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Late afternoon found us at our hotel, a Holiday Inn Express in Greenville, Mississippi. As we checked in the desk clerk said ‘have you heard about our water here in the Delta?’. Why no – what about the water. It seems it has a brown haze to it (think Marty McFly in Back to the Future III when he is in the cabin), but they assured us it was safe, but if liked we could get some bottles of water for free – which we took them up on. And yes the water is a dirty color.

The desk manager recommended a BBQ diner called Tabb’s for us and we took off to find some good eats. We drove for a while but could not find the restaurant. We asked a man in the parking lot where we thought it should be and he said it closed down a while ago. I guess the Holiday Express needs a concierge. We drove to the end of town and decided on Revel’s Steakhouse, we both had shrimp. Our plates were piled high with so much food that neither of us could finish our meals. The rice had a distinct flavor that I did not recognize so Allison our waitress brought a sample for us to take with us. The flavoring is called Cavender Greek Seasoning and comes from the Ozark region in Arkansas.

We drove across town to see the mighty Mississippi River. The road led us to the top of the levee. The river here is stronger and wider than where we saw the trickling stream of the headwaters in Minnesota. I read a marker that noted the river rose 64.2 feet at this point in 2011 as we sat and watched the sun set on the river.

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Minnesota – 2012 Road Trip – Day 14 – Across the State

The following morning we crossed over into Minnesota taking a more or less direct route to Minneapolis/St Paul. This route took us through a small town called New Ulm, a town very proud of their German heritage. We stopped at a small restaurant for lunch, which was ok, but nothing memorable, so much so I don’t even recall the name of the restaurant.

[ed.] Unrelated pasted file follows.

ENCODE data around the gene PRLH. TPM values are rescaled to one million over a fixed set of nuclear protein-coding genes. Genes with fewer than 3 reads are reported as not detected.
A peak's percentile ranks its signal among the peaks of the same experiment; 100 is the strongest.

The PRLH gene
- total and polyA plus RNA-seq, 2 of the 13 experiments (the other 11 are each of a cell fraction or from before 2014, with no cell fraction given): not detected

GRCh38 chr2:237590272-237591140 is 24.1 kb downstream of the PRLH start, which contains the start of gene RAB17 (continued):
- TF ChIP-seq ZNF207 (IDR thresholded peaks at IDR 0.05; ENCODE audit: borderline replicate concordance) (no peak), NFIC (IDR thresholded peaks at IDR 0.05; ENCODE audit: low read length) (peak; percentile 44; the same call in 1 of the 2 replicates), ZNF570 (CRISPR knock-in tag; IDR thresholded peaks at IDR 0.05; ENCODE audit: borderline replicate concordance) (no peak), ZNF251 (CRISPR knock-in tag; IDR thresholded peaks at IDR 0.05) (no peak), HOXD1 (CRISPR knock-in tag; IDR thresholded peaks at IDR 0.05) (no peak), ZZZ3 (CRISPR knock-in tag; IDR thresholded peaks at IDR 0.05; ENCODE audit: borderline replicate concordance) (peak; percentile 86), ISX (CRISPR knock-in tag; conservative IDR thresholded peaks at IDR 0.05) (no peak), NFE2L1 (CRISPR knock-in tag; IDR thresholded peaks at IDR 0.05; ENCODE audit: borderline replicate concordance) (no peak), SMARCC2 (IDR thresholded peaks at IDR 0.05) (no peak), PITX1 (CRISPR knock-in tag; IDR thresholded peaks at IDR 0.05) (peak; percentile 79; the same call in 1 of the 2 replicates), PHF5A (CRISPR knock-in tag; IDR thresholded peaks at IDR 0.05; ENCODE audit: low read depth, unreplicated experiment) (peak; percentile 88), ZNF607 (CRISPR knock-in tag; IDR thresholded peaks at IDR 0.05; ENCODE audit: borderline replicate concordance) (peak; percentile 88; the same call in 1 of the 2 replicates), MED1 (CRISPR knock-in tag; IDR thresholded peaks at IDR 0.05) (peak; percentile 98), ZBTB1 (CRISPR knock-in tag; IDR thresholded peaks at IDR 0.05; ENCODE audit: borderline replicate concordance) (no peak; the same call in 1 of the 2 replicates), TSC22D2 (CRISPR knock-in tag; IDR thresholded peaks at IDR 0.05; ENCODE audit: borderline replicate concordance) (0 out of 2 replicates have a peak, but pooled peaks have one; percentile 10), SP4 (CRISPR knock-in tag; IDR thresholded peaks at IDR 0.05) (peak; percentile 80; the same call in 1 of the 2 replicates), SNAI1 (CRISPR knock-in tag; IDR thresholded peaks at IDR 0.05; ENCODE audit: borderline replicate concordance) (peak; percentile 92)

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After a brief stop in a St Paul suburb of Hastings to tour a historic house, we headed into the middle of the city.

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While in St Paul we stopped and toured the Minnesota State Capital, as well as the park grounds, which had a Lindbergh statue.

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Having seen well over 20 state capitals at this point, the Minnesota one looks pretty much like all the others, although they did have some nice gold statues on the outside.

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Leaving St Paul we drove along the Mississippi River road through the neighborhoods into Minneapolis. This route took us into the University of Minnesota campus. The area had a feel much like Ohio State, as it is in a large city, but still maintains a distinct college campus feel.

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Closer to downtown we stopped in a neighborhood of refurbished flour factories and other post industrial chic type of places. Being directly on the river across from downtown it has a very hipster vibe to it.

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Connecting it to downtown is a footbridge called the Stone Arch Bridge, is a former railroad bridge crossing the Mississippi River at Saint Anthony Falls. It is the only arched bridge made of stone on the entire length of Mississippi River, and also the second oldest next to Eads Bridge, which we saw in St Louis at the beginning of the trip.

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Returning to our car, we drove across the river and cruised around downtown, passing Target Field, the Metrodome, and other landmarks. Again crossing the river on the Washington Avenue Bridge. The bridge has two decks, with the lower deck designated for cars and light rail trains and the upper deck used for pedestrians and bicycles.